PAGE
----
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SHARM EL SHEIKH: The United States launched Wednesday a partnership with private funds aimed at supporting the transition to renewable energy in developing nations, based on a carbon credit system criticised by climate activists.

The government scheme, launched at the COP27 climate conference in Egypt along with the Bezos Earth Fund and Rockefeller Foundation, would help emerging economies attract finance "to support their clean energy transitions", Washington said.

Companies, like Microsoft and Pepsi who have expressed interest in the plan, would invest in renewable energy projects, allowing countries to show reductions in greenhouse gas emissions that could then be sold back to those companies as carbon credits.

"Our intention is to put the carbon market to work to deploy capital... to speed the transition from dirty to clean power," US climate envoy John Kerry said, promising "safeguards" against greenwashing.

COP27: Regulators plan closer scrutiny of carbon markets

Kerry said he hoped the project, which Chile and Nigeria already said they may join, would get off the ground within a year.

Climate campaigners have criticised the US scheme, launched a day after a UN expert panel said carbon credits should not be used to "offset" emissions instead of actually cutting them.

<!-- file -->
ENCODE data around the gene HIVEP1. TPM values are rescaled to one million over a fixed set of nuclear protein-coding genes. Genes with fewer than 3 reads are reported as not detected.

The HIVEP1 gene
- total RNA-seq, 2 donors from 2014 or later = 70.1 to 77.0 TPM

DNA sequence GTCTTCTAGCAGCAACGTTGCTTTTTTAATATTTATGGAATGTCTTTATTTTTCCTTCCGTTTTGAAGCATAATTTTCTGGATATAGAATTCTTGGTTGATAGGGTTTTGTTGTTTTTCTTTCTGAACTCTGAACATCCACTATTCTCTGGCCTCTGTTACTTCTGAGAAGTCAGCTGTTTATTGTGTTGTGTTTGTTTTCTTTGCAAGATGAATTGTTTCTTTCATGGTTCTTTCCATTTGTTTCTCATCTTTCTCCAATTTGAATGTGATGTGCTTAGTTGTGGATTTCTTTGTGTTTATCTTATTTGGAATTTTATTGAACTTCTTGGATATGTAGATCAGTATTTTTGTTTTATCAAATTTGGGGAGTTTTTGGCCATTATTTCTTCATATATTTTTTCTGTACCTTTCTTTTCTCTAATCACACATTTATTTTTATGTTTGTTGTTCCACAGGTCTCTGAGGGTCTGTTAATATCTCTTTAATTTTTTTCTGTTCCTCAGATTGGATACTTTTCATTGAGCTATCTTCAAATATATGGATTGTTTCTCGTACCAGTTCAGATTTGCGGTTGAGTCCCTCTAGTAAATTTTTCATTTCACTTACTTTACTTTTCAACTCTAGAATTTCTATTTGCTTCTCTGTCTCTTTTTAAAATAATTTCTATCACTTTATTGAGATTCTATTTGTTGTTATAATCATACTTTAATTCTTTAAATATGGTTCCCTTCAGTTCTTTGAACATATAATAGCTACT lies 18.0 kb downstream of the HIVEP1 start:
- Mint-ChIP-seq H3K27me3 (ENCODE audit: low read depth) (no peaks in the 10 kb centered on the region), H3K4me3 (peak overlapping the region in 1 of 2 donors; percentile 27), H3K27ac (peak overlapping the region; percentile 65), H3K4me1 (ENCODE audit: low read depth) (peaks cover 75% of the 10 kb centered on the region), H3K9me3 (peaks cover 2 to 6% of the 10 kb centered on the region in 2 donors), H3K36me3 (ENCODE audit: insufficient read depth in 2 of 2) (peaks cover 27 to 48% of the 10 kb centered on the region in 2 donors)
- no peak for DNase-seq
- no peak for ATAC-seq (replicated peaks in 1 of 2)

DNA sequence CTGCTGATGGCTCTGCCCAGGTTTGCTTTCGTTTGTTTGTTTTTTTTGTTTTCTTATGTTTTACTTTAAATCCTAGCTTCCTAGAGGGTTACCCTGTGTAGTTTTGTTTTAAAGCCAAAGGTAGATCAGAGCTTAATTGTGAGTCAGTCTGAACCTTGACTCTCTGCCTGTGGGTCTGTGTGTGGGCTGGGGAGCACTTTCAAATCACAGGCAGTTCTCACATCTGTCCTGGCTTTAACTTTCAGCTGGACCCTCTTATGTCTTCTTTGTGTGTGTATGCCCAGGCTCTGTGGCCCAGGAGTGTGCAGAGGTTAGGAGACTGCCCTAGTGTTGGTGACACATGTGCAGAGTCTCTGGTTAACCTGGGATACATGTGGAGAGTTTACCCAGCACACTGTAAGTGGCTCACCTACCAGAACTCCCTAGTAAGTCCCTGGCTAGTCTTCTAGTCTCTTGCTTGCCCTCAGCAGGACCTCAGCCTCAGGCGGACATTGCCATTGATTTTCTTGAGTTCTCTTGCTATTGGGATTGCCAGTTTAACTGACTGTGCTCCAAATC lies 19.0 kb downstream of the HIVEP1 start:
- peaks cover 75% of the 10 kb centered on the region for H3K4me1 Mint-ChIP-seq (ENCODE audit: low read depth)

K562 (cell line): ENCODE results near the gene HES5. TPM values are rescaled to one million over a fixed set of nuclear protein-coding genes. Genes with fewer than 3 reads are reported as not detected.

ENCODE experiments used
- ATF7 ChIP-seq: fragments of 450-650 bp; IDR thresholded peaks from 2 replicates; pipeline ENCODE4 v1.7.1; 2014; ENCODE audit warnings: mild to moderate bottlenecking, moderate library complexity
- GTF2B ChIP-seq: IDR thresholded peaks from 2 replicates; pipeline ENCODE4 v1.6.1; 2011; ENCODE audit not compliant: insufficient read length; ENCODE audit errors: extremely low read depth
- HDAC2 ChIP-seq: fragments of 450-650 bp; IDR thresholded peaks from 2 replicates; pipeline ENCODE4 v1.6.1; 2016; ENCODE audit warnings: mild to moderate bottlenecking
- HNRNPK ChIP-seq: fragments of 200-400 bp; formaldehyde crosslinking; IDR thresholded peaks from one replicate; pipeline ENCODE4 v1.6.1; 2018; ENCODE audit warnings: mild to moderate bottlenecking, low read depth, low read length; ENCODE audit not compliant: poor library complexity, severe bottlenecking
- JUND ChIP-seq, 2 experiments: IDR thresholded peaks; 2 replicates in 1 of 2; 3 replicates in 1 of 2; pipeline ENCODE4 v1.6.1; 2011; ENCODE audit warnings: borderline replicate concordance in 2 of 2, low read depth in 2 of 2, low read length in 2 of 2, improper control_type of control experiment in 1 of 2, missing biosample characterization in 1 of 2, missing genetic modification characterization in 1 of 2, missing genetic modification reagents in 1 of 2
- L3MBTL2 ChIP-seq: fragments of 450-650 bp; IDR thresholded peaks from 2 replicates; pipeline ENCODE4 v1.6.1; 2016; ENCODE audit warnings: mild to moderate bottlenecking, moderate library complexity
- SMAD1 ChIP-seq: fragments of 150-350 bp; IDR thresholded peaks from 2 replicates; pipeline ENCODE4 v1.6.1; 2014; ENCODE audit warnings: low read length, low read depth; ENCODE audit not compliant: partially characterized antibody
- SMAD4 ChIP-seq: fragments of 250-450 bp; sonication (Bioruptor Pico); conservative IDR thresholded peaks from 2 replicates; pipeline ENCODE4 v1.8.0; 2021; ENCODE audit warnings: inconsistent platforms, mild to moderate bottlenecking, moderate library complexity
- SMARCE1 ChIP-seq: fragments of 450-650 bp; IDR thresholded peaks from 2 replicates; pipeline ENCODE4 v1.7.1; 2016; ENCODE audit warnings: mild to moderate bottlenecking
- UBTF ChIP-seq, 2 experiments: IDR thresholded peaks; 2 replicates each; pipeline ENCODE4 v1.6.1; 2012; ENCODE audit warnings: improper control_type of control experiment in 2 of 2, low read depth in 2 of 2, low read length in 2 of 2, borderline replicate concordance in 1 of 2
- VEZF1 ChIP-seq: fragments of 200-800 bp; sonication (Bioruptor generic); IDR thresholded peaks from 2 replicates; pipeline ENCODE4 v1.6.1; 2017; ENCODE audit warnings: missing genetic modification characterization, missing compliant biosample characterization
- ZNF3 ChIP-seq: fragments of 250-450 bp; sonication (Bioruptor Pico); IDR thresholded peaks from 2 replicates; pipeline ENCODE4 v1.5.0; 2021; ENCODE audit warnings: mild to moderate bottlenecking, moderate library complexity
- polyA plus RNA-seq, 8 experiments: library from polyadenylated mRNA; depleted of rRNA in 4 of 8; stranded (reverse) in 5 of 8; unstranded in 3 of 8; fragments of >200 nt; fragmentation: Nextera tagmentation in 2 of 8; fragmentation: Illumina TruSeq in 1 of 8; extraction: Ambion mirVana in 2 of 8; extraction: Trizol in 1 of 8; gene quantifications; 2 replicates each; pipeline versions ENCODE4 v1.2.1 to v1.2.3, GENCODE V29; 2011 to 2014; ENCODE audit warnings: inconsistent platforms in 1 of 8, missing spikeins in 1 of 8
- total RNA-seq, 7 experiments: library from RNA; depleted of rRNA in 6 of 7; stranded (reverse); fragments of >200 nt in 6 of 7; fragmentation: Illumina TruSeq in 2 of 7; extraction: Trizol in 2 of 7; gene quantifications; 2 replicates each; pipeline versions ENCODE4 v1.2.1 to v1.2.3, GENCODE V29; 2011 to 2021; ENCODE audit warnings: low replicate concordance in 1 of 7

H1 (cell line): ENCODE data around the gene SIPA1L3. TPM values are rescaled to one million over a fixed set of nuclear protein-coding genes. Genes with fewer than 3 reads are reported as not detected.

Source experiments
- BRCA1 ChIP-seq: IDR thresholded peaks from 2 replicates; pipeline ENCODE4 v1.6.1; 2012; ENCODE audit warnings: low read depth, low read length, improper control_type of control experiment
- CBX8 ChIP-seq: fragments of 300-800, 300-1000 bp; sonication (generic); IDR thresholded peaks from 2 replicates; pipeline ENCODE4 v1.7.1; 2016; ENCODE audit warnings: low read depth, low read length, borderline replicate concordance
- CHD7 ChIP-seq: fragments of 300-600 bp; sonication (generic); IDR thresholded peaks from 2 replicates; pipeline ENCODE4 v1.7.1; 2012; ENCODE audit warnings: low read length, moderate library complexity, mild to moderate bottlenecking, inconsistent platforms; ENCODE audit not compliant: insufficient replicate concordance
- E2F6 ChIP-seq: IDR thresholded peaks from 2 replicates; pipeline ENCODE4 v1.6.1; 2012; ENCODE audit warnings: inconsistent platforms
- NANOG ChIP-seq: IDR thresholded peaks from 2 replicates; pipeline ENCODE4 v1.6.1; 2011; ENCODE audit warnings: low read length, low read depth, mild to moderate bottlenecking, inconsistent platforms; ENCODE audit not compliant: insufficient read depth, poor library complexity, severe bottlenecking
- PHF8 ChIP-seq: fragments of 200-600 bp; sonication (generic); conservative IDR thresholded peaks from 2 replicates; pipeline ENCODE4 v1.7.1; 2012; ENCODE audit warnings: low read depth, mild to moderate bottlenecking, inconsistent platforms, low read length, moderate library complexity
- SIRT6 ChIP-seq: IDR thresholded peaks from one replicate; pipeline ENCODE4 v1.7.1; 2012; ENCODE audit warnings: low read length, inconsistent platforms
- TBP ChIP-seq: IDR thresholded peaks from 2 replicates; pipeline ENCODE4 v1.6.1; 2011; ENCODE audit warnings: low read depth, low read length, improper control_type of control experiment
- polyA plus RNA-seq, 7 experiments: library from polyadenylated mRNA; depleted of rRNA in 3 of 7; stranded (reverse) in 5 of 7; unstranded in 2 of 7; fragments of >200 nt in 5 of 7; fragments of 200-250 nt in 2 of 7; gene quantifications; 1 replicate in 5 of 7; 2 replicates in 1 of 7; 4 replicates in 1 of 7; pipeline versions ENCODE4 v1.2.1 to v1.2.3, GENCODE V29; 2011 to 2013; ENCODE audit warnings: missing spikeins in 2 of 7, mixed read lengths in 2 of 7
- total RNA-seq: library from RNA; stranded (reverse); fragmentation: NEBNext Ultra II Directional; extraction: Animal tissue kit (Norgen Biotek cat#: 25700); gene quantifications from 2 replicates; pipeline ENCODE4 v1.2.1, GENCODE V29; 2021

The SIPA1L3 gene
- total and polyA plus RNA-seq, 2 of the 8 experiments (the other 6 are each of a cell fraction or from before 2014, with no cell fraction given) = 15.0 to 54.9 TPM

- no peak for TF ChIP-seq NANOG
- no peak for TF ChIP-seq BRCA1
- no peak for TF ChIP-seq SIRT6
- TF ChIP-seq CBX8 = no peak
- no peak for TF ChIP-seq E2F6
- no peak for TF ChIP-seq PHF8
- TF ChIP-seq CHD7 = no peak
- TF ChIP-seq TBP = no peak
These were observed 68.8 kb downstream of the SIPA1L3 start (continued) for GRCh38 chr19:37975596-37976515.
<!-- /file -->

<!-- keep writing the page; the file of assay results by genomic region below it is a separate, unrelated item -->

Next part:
Earth has warmed on average nearly 1.2 degrees Celsius since pre-industrial times, provoking an accelerating onslaught of climate change impacts like storms, floods and heat waves.

Under the Paris climate deal, countries have agreed to limit warming to well under 2C, preferably 1.5C.

That more ambitious goal requires slashing global emissions in half by 2030 and reducing them to net zero by mid-century, scientists say.

"We need to see deep emissions reductions in both the global north and south -- not rich polluting companies in the north paying for the privilege of continuing to destroy the planet," said Mohamed Adow of the think tank Power Shift Africa.

"These carbon offsets are an accounting trick which will create loopholes for polluters to carry on polluting."

Harjeet Singh of Climate Action Network told AFP similar schemes had not helped reduce emissions in the past.

The UN expert report said some offsets could be effective, like supporting energy transitions in developing countries -- but stressed this should only be an additional measure after companies cut their own emissions.

Kerry acknowledged that prior abuses of carbon credit schemes had "discredited" these tools in the eyes of many.

He said the programme would only be open to companies ready to also commit to short-term reduction targets.

"We believe we shouldn't let the mistakes of the past keep us from employing a powerful tool for steering private capital where it's most needed."

Angela Churie Kallhauge of the US-based non-profit Environmental Defense Fund said the scheme could help boost energy transitions.

"We've spoken for so long about the need to scale up -- here is a big opportunity to explore and innovate."

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